Death Valley – California
The National Park Service is warning visitors about the dangers of remote travel in extreme heat after a string of recent emergencies, one of them fatal, in Death Valley National Park.
On Thursday, park visitors found a man dead on Harry Wade Road, a remote, 30-mile dirt track that runs into the south end of Death Valley from California Route 127.
The man’s name and age were not released. His motorcycle was parked nearby, upright and in working condition.
His death is under investigation by the Inyo County Sheriff’s Office, though heat may have been a factor. Thursday’s high was 118 degrees at the park’s official weather station in Furnace Creek, California, about 125 miles west of Las Vegas.
Welcome to DEATH VALLEY.
The very name evokes all that is harsh, hot and hellish – a punishing, barren and lifeless place of Old Testament severity. Yet closer inspection reveals that in Death Valley nature is putting on a truly spectacular show: singing sand dunes, water-sculpted canyons, boulders moving across the desert floor, extinct volcanic craters, palm-shaded oases and plenty of endemic wildlife. This is a land of superlatives, holding the US records for hottest temperature (134°F/57°C), lowest point (Badwater, 282ft below sea level) and largest national park outside Alaska (over 5000 sq miles).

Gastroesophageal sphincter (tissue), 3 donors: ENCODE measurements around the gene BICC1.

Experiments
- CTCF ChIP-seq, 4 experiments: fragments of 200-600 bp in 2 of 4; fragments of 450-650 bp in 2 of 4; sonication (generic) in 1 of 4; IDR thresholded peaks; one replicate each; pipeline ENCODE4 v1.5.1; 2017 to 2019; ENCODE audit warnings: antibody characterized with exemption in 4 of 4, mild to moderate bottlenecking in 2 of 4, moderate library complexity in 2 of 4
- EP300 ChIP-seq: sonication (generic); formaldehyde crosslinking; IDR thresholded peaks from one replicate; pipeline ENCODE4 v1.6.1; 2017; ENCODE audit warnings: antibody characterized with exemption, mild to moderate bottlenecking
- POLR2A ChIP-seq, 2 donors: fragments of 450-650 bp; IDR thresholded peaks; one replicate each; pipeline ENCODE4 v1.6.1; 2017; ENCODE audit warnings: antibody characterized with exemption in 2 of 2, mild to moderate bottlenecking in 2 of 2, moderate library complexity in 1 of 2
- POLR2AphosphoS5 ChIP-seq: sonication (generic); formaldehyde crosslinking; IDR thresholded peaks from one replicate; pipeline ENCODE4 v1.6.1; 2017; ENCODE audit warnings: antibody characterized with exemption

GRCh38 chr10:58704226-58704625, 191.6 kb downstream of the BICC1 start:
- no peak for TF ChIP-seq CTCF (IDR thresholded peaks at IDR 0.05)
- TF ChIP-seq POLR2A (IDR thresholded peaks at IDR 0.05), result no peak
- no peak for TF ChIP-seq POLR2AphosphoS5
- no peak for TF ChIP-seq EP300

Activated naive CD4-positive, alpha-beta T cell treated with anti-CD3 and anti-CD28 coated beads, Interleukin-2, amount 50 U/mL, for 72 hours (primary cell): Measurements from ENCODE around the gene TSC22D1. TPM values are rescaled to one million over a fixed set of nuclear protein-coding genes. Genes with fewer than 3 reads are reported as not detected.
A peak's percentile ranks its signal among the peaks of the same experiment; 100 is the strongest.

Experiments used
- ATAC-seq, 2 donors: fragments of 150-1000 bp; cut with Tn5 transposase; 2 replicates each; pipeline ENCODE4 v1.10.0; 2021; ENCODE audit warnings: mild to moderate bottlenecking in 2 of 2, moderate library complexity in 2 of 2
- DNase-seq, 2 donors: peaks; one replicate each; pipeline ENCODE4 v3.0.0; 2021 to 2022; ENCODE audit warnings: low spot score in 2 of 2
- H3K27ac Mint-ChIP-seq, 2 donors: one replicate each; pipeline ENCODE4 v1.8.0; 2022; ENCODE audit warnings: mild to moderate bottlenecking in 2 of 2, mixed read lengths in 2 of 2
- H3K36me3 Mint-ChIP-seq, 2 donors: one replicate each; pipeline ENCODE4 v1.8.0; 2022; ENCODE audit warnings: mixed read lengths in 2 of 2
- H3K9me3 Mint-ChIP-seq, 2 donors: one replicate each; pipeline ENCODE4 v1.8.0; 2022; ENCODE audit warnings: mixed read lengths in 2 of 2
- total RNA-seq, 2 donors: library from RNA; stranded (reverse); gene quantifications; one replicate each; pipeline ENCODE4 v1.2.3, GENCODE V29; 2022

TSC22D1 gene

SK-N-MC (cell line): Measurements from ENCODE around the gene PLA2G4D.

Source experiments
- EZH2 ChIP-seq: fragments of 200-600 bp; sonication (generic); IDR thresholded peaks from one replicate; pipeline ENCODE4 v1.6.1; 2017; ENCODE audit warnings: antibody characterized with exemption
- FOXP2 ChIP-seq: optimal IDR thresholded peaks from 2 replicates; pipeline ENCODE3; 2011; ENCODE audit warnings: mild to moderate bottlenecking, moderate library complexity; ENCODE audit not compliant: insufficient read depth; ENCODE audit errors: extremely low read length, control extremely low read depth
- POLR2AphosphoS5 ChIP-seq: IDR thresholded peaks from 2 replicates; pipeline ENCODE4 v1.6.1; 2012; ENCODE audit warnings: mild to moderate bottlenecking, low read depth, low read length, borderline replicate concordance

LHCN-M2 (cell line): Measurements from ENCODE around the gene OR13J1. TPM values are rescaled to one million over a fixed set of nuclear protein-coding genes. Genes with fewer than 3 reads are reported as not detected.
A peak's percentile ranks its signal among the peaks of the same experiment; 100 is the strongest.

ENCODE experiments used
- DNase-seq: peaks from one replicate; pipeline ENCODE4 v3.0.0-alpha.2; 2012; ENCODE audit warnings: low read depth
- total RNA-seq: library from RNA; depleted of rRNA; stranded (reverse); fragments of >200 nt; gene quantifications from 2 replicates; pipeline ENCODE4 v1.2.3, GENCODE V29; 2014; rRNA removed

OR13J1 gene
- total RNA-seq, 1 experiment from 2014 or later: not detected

Death Valley is a contradiction of the natural world. Its deadly heat is contrasted by snow capped mountains. It’s dry and below sea level, yet the occasional rain causes wildflowers to bloom. Even its name is a contradiction as plenty of life and beauty exist here.
Death Valley National Park comprises more than 3.3 million acres of spectacular…
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